Yes, it can be a thankless job. You walk up to a table and greet your guests only to have them barely nod at you. They send you back three times for drinks because each soda flavor tastes flat. (It doesn't matter that you told them before that they ALL will be flat because the carbonation comes from the same place.) They take plates out of your hands or grab things off your tray. They "one more thing" you to death (sending you on four trips what could have been taken care of in one) They sit and visit long after closing, making you miss valuable sleep, study, or family time. Then they leave you a tip that doesn't even make it worth it the time you lost. You never know if you are going to make 1000 dollars that week, or 300 dollars. Those are some of the downsides to waiting tables.

The upsides are numerous. You can make wonderful money in a short amount of time. Depending on the state you live in, you can make anywhere from $2.13 per hour or $8.00 per hour, depending on wage and labor laws. When you count tips, you can average about $20.00 per hour. YOU have some control over your income. You can work as many or as few hours as you choose. Most people do not mind tipping well for good service, so if you are a thorough conscientious server, you can make excellent tips. Some servers complain that they never have enough money to pay their bills, so they want to give it up and go get a "real job" with a real paycheck. Good luck with that. I used to think that I never made money as well until I started keeping track of my tips when I was buying my home. I was amazed at what I ended up making in a month. Keep a tip journal and be amazed. When I was working at a moderately busy family owned eatery, I was making an average of $700 per week. It simply did not seem possible. There were days I left work, having made only $50. I made the majority of my cash on the weekends. I averaged almost $400 on a good weekend. $100 per shift was the average weeknight dinner shift. I compared notes with some of my college friends who actually finished college and were embarking on wonderful careers...and I made more money than many of them. In addition to that, my work was enjoyable and I could leave it at work when it was time to go home. Any problems disappeared as soon as I clocked out.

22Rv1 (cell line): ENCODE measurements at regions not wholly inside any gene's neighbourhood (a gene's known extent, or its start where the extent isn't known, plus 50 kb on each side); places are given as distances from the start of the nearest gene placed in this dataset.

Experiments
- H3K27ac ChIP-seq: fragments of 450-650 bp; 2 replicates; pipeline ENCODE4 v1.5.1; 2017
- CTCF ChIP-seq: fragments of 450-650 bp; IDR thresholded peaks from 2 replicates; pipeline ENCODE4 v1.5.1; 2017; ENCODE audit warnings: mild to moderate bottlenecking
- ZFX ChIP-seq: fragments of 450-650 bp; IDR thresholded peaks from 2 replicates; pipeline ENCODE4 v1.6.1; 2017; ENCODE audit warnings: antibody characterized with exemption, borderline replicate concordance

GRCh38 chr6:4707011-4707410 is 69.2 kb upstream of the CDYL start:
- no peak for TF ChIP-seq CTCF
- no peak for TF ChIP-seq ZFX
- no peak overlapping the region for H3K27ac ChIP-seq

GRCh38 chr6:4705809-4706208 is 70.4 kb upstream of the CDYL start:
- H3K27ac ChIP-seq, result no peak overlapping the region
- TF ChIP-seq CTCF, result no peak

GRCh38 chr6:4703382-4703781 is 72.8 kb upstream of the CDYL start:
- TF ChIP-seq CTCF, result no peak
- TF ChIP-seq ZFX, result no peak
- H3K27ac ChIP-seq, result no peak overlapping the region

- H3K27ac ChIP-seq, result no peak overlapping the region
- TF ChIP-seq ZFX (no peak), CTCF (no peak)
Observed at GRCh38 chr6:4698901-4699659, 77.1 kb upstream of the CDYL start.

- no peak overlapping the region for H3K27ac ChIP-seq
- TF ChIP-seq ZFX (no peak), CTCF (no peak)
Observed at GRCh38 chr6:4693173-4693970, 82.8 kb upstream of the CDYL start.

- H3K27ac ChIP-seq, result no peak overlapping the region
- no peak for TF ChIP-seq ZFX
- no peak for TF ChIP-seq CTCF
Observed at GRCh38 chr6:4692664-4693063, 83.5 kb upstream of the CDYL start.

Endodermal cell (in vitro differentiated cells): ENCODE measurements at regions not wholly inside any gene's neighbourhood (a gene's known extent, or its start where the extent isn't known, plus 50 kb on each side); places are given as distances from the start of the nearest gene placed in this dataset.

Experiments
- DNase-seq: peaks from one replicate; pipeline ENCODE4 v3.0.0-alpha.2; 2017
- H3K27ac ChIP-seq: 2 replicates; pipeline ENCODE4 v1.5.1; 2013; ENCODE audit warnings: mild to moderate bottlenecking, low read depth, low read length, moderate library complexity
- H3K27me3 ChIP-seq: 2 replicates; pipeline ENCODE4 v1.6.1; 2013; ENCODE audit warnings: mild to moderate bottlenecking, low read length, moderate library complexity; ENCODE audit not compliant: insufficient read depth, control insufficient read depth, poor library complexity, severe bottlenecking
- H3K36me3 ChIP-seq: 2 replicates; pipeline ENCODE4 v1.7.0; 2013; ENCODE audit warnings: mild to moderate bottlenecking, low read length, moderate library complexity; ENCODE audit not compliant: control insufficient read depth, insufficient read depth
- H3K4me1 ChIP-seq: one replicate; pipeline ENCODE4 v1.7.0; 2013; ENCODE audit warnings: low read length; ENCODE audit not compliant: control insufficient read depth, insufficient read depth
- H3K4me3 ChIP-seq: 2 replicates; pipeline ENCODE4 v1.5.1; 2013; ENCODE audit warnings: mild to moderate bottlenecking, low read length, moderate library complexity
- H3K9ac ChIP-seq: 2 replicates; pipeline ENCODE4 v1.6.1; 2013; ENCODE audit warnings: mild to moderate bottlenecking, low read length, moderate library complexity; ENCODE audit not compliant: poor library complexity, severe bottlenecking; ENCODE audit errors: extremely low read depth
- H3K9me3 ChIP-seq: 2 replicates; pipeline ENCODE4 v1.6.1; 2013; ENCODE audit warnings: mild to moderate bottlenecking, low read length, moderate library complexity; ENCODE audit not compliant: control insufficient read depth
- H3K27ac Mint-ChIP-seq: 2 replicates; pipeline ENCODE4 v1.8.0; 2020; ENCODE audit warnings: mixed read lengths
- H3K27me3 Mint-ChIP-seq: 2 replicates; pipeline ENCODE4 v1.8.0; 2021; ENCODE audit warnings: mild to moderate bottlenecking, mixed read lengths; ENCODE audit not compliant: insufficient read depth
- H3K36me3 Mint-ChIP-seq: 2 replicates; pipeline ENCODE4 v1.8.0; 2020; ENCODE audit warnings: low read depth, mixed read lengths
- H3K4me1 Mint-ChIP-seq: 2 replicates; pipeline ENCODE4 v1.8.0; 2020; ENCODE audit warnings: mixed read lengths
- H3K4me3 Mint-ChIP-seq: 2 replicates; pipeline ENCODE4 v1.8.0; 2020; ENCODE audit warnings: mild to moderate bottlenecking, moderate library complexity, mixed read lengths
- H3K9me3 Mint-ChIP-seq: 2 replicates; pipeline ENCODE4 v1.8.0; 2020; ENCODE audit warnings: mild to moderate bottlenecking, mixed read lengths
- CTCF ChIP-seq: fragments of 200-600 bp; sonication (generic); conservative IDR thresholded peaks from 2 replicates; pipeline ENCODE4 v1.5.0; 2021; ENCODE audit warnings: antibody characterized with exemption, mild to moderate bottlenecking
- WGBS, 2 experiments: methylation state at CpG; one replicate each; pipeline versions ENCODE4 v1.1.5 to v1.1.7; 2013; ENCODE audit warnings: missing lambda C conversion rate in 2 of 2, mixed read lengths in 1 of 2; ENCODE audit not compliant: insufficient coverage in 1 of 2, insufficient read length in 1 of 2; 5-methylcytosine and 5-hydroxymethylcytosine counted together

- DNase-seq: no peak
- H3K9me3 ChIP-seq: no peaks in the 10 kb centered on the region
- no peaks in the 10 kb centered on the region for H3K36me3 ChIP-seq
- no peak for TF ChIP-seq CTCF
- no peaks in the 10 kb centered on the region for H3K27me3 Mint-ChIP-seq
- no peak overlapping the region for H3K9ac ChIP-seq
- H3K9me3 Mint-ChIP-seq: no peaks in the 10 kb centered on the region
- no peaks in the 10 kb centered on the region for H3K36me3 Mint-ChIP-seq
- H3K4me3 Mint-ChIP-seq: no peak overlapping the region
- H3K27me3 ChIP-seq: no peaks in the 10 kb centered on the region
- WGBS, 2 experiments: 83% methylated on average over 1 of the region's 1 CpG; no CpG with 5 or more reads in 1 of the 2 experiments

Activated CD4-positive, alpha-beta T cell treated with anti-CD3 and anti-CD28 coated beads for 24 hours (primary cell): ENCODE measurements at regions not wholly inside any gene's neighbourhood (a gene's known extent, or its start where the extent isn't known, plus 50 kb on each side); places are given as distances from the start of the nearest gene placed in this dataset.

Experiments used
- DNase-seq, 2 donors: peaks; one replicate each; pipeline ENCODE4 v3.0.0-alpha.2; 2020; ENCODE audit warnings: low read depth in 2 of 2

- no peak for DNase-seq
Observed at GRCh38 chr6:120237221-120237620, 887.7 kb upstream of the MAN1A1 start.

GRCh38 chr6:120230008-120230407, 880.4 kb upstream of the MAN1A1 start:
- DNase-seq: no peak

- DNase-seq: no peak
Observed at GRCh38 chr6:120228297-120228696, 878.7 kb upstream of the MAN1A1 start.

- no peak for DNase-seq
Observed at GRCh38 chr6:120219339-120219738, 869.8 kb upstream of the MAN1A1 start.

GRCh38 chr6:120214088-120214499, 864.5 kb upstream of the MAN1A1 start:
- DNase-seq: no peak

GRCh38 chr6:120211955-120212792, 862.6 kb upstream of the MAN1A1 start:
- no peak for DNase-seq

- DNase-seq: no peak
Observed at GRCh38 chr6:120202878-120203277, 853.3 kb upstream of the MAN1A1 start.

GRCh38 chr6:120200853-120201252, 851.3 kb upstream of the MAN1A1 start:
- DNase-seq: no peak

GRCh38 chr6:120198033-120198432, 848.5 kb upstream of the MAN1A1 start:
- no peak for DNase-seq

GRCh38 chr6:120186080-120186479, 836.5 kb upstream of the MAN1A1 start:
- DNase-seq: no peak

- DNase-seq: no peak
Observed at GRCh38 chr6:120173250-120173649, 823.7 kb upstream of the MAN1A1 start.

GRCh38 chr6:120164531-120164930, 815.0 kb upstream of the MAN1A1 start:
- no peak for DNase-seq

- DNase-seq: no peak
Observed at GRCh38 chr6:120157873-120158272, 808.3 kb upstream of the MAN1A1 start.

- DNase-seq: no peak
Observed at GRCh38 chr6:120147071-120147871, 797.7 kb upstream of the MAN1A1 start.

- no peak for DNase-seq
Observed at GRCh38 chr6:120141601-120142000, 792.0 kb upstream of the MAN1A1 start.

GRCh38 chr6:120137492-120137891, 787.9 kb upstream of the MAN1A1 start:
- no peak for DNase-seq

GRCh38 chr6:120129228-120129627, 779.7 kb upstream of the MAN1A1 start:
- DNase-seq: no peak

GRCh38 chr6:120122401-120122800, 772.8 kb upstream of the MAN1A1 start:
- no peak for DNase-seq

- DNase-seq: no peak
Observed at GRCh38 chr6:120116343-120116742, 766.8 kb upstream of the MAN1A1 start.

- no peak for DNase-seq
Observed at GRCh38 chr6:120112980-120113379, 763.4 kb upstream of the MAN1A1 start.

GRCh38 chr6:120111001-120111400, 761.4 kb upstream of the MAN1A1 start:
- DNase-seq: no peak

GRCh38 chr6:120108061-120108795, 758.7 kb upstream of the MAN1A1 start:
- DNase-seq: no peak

Once, I got a good routine going that worked for me....the work became enjoyable and easy. It is perfect for a college student. You can make decent money in a short shift. (most serving shifts are 6 hours or less). It is cash in your pocket daily and you won't go hungry.

Of course it is not for everyone. If you think you are just going to write down orders, plop down plates of food, and walk home with pockets full of are sadly mistaken. Keep reading to see if you have what it takes.

Welcome to "Ask the Waitress"

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Welcome to my brain child!

I post on various message boards. They cover everything from religion and politics to family and hobbies. I have found one topic that always gets a lot of attention. DINING OUT.

Everyone dines out, works in a restaurant, or has, at one point in their lives, put on the apron. On these threads people will vent and rave about their dining out experiences. Servers will vent about rude guests and poor tippers. Guests vent about poor service or the unfairness of tips.

That is when it occurred to me to create a place on the web exclusively for talk of this sort.

What are my qualifications you ask?

Well, for starters I am a server/bartender. I work in a famous fine dining steak house. I also work in a family owned Bistro for lunch as well as pick up free lance bar tending work for private parties and catering. I can also speak with some authority as a guest/customer as well. In my 30 something years on this Earth, I have probably done more dining out than cooking. I know what is reasonable to expect from a dining experience.

Please feel free to comment on any of the topics. Feel free to disagree. Just as long as you realize I am always right, we will get along JUST fine.